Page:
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Man Is a Cruel Animal
Posted on Dec 22, 2008
By Chris Hedges
Conrad understood how Western civilization and technology lend themselves to inhuman exploitation. He had seen in the Congo the barbarity and disdain for human life that resulted from a belief in moral advancement. He knew humankind’s violent, primeval lusts. He knew how easily we can all slip into states of extreme depravity.
Conrad rejected all formulas or schemes for the moral improvement of the human condition. Political institutions, he said, “whether contrived by the wisdom of the few or the ignorance of the many, are incapable of securing the happiness of mankind.”
He wrote “international fraternity may be an object to strive for ... but that illusion imposes by its size alone. Franchement, what would you think of an attempt to promote fraternity amongst people living in the same street, I don’t even mention two neighboring streets.” He bluntly told the pacifist Bertrand Russell, who saw humankind’s future in the rise of international socialism, that it was “the sort of thing to which I cannot attach any definite meaning. I have never been able to find in any man’s book or any man’s talk anything convincing enough to stand up for a moment against my deep-seated sense of fatality governing this man-inhabited world.”
Russell said of Conrad: “I felt, though I do not know whether he would have accepted such an image, that he thought of civilized and morally tolerable human life as a dangerous walk on a thin crust of barely cooled lava which at any moment might break and let the unwary sink into fiery depths.”
Conrad’s novel “Heart of Darkness” ripped open the callous heart of civilized Europe. The great institutions of European imperial powers and noble ideals of European enlightenment, as Conrad saw in the Congo, were covers for rapacious greed, exploitation and barbarity. Kurtz is the self-deluded megalomaniac ivory trader in “Heart of Darkness” who ends by planting the shriveled heads of murdered Congolese on pikes outside his remote trading station. But Kurtz is also highly educated and refined. Conrad describes him as an orator, writer, poet, musician and the respected chief agent of the ivory company’s Inner Station. He is “an emissary of pity, and science, and progress.” Kurtz was a universal genius” and “a very remarkable person.” He is a prodigy, at once gifted and multi-talented. He went to Africa fired by noble ideals and virtues. He ended his life as a self-deluded tyrant who thought he was a god.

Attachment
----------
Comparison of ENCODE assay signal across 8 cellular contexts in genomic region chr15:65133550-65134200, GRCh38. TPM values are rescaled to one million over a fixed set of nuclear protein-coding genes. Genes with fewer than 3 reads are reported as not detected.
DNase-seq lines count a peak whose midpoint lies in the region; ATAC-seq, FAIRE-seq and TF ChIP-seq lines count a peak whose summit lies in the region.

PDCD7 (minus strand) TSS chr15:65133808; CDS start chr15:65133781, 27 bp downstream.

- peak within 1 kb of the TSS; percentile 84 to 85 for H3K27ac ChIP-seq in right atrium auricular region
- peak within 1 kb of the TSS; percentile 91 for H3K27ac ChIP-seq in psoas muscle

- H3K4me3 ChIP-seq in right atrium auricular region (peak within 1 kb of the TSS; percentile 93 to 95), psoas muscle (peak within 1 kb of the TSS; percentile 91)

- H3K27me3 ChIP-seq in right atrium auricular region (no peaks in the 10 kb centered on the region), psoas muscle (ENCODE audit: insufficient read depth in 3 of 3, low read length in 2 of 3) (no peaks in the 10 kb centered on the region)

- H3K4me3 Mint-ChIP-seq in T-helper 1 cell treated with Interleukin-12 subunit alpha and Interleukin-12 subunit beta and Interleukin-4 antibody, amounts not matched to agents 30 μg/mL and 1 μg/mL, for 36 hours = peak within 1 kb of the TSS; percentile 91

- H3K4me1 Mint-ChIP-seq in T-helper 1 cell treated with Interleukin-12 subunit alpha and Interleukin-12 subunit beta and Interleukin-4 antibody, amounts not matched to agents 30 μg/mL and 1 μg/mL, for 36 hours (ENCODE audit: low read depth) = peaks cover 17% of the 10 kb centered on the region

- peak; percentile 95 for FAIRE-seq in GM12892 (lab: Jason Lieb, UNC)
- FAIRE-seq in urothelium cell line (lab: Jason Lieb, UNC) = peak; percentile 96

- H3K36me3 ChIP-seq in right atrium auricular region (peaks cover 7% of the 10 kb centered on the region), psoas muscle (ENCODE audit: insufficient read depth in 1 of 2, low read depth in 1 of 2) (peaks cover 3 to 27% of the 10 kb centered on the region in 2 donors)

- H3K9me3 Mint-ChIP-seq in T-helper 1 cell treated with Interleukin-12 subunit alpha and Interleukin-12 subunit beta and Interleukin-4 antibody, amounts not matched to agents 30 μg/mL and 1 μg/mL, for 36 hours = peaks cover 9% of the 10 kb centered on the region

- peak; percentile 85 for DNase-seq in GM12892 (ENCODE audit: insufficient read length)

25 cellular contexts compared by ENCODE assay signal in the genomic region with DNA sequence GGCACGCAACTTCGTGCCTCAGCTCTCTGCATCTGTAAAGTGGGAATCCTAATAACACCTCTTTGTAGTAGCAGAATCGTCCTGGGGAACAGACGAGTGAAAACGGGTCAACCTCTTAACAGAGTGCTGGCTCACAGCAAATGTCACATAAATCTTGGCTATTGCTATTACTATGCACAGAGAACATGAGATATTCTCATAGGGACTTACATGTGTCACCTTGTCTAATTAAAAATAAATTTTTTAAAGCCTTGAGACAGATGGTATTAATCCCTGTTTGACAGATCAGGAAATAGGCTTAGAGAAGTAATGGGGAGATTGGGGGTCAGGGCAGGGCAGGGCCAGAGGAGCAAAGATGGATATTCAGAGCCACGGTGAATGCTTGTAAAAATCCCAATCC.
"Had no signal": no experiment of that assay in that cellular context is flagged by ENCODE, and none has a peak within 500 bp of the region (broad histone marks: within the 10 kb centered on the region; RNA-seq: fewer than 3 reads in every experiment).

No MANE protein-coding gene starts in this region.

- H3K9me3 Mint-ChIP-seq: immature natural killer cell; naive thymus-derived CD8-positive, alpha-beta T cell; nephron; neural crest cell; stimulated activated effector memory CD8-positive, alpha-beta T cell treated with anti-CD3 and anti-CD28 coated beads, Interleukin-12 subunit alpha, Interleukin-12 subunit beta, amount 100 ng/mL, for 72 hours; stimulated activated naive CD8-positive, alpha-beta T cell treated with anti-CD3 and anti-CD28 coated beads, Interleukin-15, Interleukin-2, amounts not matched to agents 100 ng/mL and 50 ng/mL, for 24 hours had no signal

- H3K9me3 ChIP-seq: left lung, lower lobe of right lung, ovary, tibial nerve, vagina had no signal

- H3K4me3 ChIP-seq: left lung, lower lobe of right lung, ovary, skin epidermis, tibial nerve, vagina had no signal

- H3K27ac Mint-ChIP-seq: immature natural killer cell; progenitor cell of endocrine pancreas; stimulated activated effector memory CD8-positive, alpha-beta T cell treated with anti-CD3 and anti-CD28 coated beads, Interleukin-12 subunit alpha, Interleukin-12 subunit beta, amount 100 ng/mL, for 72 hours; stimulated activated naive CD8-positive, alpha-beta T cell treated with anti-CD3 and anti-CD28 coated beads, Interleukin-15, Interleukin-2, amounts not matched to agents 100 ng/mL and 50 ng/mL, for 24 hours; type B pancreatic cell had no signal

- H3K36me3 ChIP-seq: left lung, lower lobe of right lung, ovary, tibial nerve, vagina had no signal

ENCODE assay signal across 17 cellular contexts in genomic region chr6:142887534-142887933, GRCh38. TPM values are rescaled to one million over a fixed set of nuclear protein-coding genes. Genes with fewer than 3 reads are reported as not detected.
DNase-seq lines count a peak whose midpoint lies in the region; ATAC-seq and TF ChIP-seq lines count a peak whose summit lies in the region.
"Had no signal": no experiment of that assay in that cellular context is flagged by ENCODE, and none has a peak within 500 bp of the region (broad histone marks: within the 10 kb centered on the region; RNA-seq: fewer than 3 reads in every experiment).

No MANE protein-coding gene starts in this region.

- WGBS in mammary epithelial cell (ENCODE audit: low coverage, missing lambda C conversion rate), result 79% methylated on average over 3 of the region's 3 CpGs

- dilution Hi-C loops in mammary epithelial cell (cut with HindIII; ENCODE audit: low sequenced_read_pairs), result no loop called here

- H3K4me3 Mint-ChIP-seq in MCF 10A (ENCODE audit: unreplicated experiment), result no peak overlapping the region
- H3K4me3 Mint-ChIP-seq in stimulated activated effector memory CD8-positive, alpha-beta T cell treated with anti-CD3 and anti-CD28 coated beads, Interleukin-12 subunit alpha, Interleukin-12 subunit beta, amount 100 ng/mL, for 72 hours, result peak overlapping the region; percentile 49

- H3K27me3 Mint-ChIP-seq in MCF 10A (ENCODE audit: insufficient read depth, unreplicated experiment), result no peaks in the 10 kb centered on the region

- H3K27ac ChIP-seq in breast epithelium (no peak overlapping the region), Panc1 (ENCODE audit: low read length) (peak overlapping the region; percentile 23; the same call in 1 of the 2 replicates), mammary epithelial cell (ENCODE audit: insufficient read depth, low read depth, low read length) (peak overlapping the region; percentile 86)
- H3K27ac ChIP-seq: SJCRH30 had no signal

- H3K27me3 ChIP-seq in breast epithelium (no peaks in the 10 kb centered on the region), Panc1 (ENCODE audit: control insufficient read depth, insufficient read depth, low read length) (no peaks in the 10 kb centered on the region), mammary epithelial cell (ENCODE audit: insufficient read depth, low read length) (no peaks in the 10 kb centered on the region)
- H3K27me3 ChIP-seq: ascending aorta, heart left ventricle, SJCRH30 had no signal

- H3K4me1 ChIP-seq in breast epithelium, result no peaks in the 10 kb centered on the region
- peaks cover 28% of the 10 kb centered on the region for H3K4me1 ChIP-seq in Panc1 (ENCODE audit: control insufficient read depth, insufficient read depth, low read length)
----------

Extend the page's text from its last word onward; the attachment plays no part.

“His mother was half-English, his father was half-French,” Conrad wrote of Kurtz. “All Europe contributed to the making of Kurtz; and by-the-by I learned that, most appropriately, the International Society for the Suppression of Savage Customs had entrusted him with the making of a report, for its future guidance. ... He began with the argument that we whites, from the point of development we had arrived at, ‘must necessarily appear to them [savages] in the nature of supernatural beings—we approach them with the might as of a deity,’ and so on, and so on. ‘By the simple exercise of our will we can exert a power for good practically unbounded,’ etc., etc. From that point he soared and took me with him. The peroration was magnificent, though difficult to remember, you know. It gave me the notion of an exotic Immensity ruled by an august Benevolence. It made me tingle with enthusiasm. This was the unbounded power of eloquence—of words—of burning noble words. There were no practical hints to interrupt the magic current of phrases, unless a kind of note at the foot of the last page, scrawled evidently much later, in an unsteady hand, may be regarded as the exposition of a method. It was very simple, and at the end of that moving appeal to every altruistic sentiment it blazed at you, luminous and terrifying, like a flash of lightning in a serene sky: ‘Exterminate all the brutes!’ ”
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